- George Zimmerman will not be charged in domestic dispute
- Russian officials press bilateral U.S. trade deal
- Selfies at Funerals blog creator retires after Obama flub: ‘Our work here is done’
- New Obama adviser Podesta is against Keystone but will steer clear of pipeline deliberations
- 40 Australian adults, children found in ‘one of the worst accounts of incest ever made public’
- Venezuela’s Maduro calls on student ‘price vigilantes’ to hit the streets, report businesses
- Atheists smug as Hindus join Satanists to demand display at Oklahoma Statehouse
- Bow before Valkyrie, NASA’s ‘superhero robot’ entry in DARPA challenge
- 10-year-old Pennsylvania boy suspended for pretend bow-and-arrow shooting
- Tea partyers turn on Capitol Hill budget deal
50 years later, Maz & Bucs relive historic win
Question of the Day
The ballpark was missing. So were the New York Yankees, not that they were needed. Mazeroski and nearly a dozen former Pirates teammates were there, reliving the vivid memories of the day that stands above all others in Pirates history.
Several thousand Pirates rooters gathered Wednesday at the spot where Forbes Field stood on Oct. 13, 1960, the day Mazeroski’s historic homer in the ninth inning gave the underdog Pirates a 10-9 victory over the Yankees in Game 7 of the World Series.
Mazeroski and teammates including Vern Law, Bob Friend, Bill Virdon, Dick Groat, Hal Smith, Joe Gibbon, George Witt, Bob Oldis and Joe Christopher posed for pictures, signed autographs and took part in a ceremony unveiling a sidewalk plaque commemorating the only home run to end a World Series Game 7. Vera Clemente, the wife of the late Roberto Clemente, and son Luis also attended the annual celebration.
Even the weather conditions _ blue skies, warm temperatures, the trees fast turning from summer to autumn _ were nearly identical to what they were on Thursday, Oct. 13, 1960.
Forbes Field was demolished in the early 1970s to make way for the Pitt Law School, but fans gather at the ballpark’s lone remnant _ the center-field wall _ each Oct. 13 to listen to a replay of the NBC Radio broadcast. The tradition began in 1985 when fan Saul Finkelstein, who has since died, took a portable tape player with him to the center field wall and replayed the game. As he kept up the tradition, others began joining him.
Pirates players occasionally showed up to mark the occasion, but this was the first time so many attended in the same year.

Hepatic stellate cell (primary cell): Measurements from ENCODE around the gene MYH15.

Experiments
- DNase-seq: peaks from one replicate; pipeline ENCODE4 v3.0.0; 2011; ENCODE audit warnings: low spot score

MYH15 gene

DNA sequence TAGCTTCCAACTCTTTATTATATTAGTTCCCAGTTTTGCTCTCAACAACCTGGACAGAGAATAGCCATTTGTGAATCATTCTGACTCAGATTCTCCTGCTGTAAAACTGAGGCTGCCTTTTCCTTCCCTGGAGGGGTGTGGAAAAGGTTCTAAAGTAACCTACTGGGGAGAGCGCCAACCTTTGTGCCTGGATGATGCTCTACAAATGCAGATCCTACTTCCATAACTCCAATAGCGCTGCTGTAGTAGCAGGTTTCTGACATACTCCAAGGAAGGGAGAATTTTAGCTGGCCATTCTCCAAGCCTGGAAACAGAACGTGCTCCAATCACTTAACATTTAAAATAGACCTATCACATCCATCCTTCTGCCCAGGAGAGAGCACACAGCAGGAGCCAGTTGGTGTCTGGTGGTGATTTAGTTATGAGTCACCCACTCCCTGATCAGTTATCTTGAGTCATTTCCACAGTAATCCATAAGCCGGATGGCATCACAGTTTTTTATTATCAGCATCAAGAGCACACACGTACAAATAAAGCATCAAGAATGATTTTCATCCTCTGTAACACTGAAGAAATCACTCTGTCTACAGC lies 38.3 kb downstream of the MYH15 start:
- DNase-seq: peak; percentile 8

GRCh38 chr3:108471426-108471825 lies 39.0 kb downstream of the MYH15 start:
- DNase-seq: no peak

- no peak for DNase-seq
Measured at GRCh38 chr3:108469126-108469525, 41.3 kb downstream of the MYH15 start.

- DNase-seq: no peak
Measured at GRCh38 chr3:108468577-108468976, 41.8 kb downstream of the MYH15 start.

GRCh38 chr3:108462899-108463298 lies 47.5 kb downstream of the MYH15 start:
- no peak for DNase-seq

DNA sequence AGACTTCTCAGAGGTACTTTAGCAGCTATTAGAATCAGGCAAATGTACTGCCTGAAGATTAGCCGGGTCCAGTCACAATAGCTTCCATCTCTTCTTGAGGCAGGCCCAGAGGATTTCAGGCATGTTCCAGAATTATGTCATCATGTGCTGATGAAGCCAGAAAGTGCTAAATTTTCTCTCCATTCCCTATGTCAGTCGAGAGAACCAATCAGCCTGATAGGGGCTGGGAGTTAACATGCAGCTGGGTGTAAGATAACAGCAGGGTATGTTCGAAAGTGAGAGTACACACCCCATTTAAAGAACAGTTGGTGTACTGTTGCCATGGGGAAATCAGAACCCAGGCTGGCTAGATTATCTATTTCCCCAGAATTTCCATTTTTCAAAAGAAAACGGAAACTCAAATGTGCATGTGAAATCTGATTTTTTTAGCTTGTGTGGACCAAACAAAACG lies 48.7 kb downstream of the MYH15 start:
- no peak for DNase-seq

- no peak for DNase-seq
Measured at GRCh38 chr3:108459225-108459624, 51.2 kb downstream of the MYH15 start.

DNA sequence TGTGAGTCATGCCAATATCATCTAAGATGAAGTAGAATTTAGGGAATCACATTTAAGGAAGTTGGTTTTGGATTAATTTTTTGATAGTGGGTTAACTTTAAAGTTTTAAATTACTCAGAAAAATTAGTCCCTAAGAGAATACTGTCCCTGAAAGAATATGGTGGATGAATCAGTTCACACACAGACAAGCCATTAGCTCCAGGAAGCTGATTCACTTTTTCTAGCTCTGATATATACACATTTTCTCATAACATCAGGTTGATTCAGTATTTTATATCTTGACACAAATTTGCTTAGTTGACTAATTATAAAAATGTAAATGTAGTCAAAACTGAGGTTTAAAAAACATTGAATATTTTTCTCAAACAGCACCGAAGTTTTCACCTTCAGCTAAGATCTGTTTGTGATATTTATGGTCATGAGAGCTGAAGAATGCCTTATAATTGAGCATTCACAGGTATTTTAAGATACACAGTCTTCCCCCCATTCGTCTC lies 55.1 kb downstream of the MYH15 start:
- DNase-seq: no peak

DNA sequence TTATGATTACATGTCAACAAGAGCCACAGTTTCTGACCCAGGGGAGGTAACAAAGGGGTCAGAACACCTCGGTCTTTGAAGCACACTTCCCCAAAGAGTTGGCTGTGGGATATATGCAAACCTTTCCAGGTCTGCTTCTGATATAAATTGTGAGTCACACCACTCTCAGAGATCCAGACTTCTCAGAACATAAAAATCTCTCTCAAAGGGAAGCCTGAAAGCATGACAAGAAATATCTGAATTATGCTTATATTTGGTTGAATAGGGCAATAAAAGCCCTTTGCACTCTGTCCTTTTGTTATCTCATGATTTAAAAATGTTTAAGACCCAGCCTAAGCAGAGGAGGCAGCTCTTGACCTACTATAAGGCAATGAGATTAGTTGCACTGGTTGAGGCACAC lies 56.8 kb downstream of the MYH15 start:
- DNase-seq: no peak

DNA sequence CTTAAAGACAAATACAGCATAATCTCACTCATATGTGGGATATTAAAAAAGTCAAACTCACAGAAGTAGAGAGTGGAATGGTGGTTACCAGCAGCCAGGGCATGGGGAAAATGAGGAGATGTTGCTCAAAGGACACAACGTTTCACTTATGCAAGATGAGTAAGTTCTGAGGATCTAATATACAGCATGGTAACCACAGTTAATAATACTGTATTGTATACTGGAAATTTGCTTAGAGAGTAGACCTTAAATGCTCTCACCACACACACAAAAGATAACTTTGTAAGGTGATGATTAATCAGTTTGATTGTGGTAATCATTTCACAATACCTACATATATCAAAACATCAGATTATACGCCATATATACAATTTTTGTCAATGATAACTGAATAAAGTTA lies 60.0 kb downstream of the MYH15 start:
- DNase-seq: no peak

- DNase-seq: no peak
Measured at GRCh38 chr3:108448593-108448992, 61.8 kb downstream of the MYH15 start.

The fans, some of whom attended Game 7, cheered the first-inning home run by Rocky Nelson as vocally as they did that day. They also counted down to 3:36 p.m., the precise moment Mazeroski’s drive off Ralph Terry flew over the 406-foot marker in left field.
“It just gets bigger and bigger,” Mazeroski said of the home run that helped make him a Hall of Famer.
A statue depicting Mazeroski joyfully rounding second base, batting helmet in hand, after homering in Game 7 was unveiled last month at PNC Park, along a street known as Mazeroski Way.
“It was a monumental home run,” reliever Roy Face said.
The ‘60 Series is remembered not only for its ending, but for how the Pirates overcame losses of 16-3, 10-0 and 12-0 to win it. The Yankees set numerous offensive records, including second baseman Bobby Richardson’s 12 RBIs, while outscoring the Pirates 55-27, yet lost every close game in the Series.
Also recalled by the fans was how Mazeroski won Game 1 with a two-run homer, a drive he said helped him relax for the rest of the Series, and how he grounded into a rally-killing double play during his next-to-last at-bat in Game 7.
By Donald Lambro
Growth spikes are little more than trend-free anomalies
- Rand Paul: Budget deal 'shameful,' 'huge mistake'
- Teen thugs in D.C. run wild -- even while wearing GPS ankle bracelets
- Biden guarantees victory on immigration reform
- Obama takes 'selfie' at Mandela's funeral service
- Tea partiers turn on Capitol Hill budget deal
- CARSON: Why did the founders give us the Second Amendment?
- American bourbon now better than Scottish whisky: U.K.-born expert
- Leon Panetta named as source of 'Zero Dark Thirty' scriptwriters information
- MILLER: Dick Heller challenges D.C.s gun registration, files for summary judgment in Heller II
- VEGAS RULES: Harry Reid pushed feds to change ruling for casino's big-money foreigners
Independent voices from the The Washington Times Communities
Interviews and show reviews from the Los Angeles punk scene past and present. Los Angeles has always been rich in punk rock talent since punk rock was born.
Buzz on Bees is a column promoting the love and life of God’s greatest pollinators on earth: The Honeybee
Brazen, leading-edge, “call it like it is” columns and reporting from Ohio native, radio host and writer, Sara Marie Brenner.
A libertarian look at breaking news and political trends by author Tom Mullen.
Extraordinary day at Redskins Park
White House pets gone wild!
Let it snow